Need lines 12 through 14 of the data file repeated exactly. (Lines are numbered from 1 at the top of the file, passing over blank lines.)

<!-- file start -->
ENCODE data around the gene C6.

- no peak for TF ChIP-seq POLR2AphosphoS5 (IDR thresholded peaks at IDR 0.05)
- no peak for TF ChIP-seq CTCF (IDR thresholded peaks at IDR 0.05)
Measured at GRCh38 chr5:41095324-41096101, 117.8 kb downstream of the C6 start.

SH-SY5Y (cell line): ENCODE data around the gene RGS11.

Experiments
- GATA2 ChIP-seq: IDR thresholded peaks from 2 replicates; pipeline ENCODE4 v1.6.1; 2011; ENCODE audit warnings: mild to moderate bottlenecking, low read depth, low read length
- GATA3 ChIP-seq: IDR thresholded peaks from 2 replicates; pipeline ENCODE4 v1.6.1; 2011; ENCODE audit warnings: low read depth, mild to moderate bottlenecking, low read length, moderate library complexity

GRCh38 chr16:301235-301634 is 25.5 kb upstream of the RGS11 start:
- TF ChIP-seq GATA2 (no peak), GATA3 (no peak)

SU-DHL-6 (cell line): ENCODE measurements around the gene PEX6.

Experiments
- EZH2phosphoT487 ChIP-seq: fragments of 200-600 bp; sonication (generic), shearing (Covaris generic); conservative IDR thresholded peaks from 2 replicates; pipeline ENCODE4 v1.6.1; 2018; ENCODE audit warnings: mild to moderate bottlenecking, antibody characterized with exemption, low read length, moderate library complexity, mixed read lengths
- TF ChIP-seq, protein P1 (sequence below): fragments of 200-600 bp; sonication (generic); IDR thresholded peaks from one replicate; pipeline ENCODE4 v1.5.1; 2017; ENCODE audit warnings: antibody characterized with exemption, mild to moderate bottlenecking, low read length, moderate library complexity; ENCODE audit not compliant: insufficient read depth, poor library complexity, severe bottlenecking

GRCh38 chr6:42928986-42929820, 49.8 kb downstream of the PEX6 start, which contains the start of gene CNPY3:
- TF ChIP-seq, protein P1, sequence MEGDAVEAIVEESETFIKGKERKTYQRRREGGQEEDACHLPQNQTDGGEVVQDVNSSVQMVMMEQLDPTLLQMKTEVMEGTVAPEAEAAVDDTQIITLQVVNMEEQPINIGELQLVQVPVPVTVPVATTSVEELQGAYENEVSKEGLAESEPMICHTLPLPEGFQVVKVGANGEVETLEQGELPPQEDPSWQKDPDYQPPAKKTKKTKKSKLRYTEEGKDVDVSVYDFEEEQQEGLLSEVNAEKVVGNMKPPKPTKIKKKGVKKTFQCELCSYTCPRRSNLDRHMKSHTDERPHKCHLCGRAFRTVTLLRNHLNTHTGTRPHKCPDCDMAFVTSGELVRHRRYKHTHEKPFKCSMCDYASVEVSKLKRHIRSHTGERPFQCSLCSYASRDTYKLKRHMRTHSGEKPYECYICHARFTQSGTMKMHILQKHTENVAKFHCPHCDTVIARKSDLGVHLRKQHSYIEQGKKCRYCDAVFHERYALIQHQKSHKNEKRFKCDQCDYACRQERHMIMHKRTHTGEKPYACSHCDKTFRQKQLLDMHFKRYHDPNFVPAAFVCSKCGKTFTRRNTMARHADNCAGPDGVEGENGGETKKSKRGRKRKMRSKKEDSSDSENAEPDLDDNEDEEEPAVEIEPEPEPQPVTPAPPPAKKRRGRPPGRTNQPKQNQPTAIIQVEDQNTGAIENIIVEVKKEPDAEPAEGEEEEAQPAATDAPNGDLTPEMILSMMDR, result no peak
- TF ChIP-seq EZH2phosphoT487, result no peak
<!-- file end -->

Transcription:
Experiments
- EZH2phosphoT487 ChIP-seq: fragments of 200-600 bp; sonication (generic), shearing (Covaris generic); conservative IDR thresholded peaks from 2 replicates; pipeline ENCODE4 v1.6.1; 2018; ENCODE audit warnings: mild to moderate bottlenecking, antibody characterized with exemption, low read length, moderate library complexity, mixed read lengths
- TF ChIP-seq, protein P1 (sequence below): fragments of 200-600 bp; sonication (generic); IDR thresholded peaks from one replicate; pipeline ENCODE4 v1.5.1; 2017; ENCODE audit warnings: antibody characterized with exemption, mild to moderate bottlenecking, low read length, moderate library complexity; ENCODE audit not compliant: insufficient read depth, poor library complexity, severe bottlenecking